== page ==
• Spiders
  • Beetles
  • Bees & Ants
  • Butterflies & Moths
  • Grasshoppers & Crickets
  • Dragonflies & Damselflies
  • True Bugs
  • Insects By State
  • American Lady Butterfly - (Vanessa virginiensis)

    American Lady Butterfly - (Vanessa virginiensis)

    The American Lady's enormous geographic range covers all three countries on her continent - just not all at the same time of year.

    Staff Writer (5/17/2017): The American Lady Butterfly is a member of the Brush-footed butterfly family. She is related to the Painted Lady, the Red Admiral and the West Coast Lady. The front legs are very short and covered with little hairs or bristles, like that of a hairbrush. Because their front legs are so short, they sometimes look as though they only have four legs.

    The top of the forewings and hindwings are orange, black and white. There is a tiny white dot on teh middle part of the orange forewing. The hindwings have two blue eyespots on each wing. These are visible when the wings are open. If the butterfly's wings are closed, the underside is a grayish brown with a flash of bright pink on the forwings. The hindwings have two blue eyespots on that side as well.

    This butterfly prefers sunny, open habitats like fields, canyons and meadows. In the summer months, they can be found in the southern parts of Canada and northern U.S.. Come winter though, they migrate to the warmer weather in Mexico and the southern U.S..

    Caterpillars eat cudweeds, everlastings and plants in the aster family. It is tublular and black with yellow thin bands or stripes forming rings around its body. Reddish-brown or white spots are interspersed between set of the yellow bands. Bristles protrude from those spotted areas of the body. Two to three generations of this species of butterfly can be born every year.

    ©2005-2017 www.InsectIdentification.org. All Rights Reserved. No Reproduction Permitted. Unauthorized use and/or duplication of this material without express and written permission from www.InsectIdentification.org is strictly prohibited. Material presented throughout this website is for entertainment value and should not to be construed as usable for scientific research or medical advice (insect bites, etc...). Please consult licensed, degreed professionals for such information. Email corrections / Comments to InsectIdentification at Gmail dot com.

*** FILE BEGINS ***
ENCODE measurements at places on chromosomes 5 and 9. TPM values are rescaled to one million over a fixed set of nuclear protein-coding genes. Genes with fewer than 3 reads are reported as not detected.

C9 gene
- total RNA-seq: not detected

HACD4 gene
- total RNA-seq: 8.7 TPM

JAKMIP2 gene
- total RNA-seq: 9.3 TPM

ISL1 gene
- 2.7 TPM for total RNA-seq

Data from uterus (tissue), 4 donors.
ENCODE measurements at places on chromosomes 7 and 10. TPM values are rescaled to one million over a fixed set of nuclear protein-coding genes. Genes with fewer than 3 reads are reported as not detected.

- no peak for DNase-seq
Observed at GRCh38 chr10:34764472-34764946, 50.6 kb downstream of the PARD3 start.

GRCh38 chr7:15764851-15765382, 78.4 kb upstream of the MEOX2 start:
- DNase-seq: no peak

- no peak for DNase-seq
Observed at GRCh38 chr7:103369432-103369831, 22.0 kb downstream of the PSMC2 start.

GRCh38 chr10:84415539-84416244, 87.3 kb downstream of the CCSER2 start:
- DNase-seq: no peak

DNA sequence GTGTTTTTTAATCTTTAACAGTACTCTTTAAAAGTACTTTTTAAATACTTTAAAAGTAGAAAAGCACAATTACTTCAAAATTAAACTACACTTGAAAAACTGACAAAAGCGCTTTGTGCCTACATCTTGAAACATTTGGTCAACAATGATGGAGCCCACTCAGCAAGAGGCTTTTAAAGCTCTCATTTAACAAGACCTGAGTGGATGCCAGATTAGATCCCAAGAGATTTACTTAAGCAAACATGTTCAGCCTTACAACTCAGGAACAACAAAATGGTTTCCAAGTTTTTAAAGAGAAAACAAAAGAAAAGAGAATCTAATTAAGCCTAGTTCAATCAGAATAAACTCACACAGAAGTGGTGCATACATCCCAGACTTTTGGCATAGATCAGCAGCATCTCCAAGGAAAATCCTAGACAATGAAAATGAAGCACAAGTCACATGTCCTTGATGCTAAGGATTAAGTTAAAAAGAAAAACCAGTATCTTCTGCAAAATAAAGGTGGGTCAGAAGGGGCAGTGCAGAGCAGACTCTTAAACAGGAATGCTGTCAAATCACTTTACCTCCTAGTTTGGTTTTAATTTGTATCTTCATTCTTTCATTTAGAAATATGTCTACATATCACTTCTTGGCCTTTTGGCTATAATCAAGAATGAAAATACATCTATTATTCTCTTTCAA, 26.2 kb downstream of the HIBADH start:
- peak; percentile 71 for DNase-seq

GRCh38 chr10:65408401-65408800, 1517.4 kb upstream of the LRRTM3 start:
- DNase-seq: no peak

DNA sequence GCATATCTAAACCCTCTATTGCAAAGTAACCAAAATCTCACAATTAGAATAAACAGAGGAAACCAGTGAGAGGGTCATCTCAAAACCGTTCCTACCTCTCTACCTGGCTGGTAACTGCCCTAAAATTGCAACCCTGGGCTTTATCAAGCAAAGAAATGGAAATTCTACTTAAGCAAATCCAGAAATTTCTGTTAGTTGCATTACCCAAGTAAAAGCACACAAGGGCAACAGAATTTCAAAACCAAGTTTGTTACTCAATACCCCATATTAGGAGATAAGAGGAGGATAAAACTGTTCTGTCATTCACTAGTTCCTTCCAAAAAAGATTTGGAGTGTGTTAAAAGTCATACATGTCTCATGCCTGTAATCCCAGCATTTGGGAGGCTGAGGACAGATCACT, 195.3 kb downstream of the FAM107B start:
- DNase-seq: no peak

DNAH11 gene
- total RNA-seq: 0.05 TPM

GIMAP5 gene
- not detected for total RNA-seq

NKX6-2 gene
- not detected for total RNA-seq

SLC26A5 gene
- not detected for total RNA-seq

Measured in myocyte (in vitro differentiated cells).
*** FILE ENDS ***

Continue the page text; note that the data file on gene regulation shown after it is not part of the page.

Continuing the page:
Details of the:
    American Lady Butterfly

    Category: Butterfly or Moth
    Common name: American Lady Butterfly
    Scientific Name: Vanessa virginiensis

      Kingdom: Animalia
       Phylum: Arthropoda
        Class: Insecta
         Order: Lepidoptera
          Family: Nymphalidae
           Genus: Vanessa
            Species: virginiensis

    Size (Adult, Length): 44mm to 54mm (1.73in to 2.13in)

    Identifying Colors: white; black; brown; gray; orange; pink; blue

    Additional Descriptors: eyespots, lady, four legs, flying

    North American Reach (Though Not Limited To*): Alabama, Alaska, Arizona, Arkansas, California, Colorado, Connecticut, Delaware, Florida, Georgia, Hawaii, Idaho, Illinois, Indiana, Iowa, Kansas, Kentucky, Louisiana, Maine, Maryland, Massachusetts, Michigan, Minnesota, Mississippi, Missouri, Montana, Nebraska, Nevada, New Hampshire, New Jersey, New Mexico, New York, North Carolina, North Dakota, Ohio, Oklahoma, Oregon, Pennsylvania, Rhode Island, South Carolina, South Dakota, Tennessee, Texas, Utah, Vermont, Virginia, Washington, West Virginia, Wisconsin, Wyoming, and the southern parts of the Canadian provinces: Alberta; British Columbia; Manitoba; New Brunswick; Newfoundland and Labrador; Nova Scotia; Ontario; Prince Edward Island; Quebec; Saskatchewan; Mexico

    * Keep in mind that an insect's reach is not limited by lines on a map and therefore may appear in areas/regions/states beyond those listed above.

    BUGFINDER: What Kind of Bug is This...
    BUGFINDER allows for a quick search of the Insect Identification database by selecting primary color, secondary color, number of legs and the territory / state in question. If only one color is present on your insect, select it again as its SECONDARY color. Remember that the more details you can offer, the better your chances of finding a match. As a rule of thumb, six legs are typical for most insects whereas spiders generally have eight legs.
    Primary Color:
    Secondary Color:
    Number of Legs:
    State / Province:
    General Category: